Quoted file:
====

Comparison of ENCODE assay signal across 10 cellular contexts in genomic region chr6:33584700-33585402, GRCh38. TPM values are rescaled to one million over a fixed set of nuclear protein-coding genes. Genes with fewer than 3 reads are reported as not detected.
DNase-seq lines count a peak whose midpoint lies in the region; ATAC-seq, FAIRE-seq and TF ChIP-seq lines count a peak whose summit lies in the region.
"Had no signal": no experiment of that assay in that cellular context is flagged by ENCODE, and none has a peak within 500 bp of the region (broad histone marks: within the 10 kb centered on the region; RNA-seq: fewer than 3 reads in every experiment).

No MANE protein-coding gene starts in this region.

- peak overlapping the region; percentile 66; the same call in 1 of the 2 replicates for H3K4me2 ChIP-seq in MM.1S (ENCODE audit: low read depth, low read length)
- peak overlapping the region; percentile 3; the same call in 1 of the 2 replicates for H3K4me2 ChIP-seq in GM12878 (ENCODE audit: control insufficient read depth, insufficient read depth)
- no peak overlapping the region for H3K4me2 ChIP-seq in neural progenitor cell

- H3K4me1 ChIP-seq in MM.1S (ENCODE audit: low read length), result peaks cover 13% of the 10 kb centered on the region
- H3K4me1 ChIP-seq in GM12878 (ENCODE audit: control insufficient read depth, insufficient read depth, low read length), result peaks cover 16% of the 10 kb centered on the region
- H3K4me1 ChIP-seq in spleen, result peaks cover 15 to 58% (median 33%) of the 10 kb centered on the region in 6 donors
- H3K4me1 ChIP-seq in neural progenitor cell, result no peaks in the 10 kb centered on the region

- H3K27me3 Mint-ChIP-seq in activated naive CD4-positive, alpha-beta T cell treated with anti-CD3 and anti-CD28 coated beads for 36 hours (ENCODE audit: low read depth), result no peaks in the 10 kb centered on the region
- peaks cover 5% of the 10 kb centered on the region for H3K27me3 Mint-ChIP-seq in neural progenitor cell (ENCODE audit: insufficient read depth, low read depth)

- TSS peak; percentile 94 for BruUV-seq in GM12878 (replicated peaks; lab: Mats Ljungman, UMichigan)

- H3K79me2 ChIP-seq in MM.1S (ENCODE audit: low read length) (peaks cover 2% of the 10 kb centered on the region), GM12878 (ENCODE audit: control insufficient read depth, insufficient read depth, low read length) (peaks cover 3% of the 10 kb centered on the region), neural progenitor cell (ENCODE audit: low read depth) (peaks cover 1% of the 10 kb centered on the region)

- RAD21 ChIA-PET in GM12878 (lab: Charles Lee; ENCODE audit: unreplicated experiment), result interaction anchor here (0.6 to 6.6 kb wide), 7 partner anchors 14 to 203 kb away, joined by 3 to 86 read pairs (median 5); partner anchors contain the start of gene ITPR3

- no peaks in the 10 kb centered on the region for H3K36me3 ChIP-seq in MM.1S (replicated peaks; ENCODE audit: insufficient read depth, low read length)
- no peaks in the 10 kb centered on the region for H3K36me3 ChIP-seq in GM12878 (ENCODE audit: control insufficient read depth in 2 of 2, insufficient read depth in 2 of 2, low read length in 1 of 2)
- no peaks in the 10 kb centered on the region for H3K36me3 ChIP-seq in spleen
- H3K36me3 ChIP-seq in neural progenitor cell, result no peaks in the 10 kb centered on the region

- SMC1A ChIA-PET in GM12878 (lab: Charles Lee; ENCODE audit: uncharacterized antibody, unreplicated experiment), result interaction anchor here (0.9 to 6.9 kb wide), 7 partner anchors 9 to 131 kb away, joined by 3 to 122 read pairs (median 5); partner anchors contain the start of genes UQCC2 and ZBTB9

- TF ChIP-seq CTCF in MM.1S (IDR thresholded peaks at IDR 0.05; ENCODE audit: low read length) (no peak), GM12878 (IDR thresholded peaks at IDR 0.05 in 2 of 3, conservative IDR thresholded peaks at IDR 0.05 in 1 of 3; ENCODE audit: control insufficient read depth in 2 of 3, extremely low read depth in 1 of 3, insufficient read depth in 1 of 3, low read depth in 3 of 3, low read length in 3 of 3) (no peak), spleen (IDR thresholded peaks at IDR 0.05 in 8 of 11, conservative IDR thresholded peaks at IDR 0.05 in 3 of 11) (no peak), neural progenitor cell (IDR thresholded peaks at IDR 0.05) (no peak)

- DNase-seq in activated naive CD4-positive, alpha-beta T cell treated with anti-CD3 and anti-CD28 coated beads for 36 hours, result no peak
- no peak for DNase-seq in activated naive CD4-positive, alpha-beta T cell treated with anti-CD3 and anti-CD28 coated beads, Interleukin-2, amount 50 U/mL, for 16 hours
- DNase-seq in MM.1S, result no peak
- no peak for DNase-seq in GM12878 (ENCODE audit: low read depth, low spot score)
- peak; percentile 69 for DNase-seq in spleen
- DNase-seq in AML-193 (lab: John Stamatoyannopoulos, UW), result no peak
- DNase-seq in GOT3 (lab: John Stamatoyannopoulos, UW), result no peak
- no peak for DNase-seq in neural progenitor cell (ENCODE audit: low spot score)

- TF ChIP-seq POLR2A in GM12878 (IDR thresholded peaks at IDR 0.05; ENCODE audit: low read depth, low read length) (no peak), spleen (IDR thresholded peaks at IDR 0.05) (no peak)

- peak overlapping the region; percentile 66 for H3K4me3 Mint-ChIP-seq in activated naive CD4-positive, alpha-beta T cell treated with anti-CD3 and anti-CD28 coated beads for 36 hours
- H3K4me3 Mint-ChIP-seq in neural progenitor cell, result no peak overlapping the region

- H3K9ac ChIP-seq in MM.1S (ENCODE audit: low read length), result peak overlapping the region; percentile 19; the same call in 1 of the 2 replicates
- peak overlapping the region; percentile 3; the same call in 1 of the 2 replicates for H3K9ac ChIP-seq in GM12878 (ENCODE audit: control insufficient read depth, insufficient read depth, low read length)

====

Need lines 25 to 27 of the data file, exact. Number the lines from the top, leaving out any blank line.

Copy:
- DNase-seq in MM.1S, result no peak
- no peak for DNase-seq in GM12878 (ENCODE audit: low read depth, low spot score)
- peak; percentile 69 for DNase-seq in spleen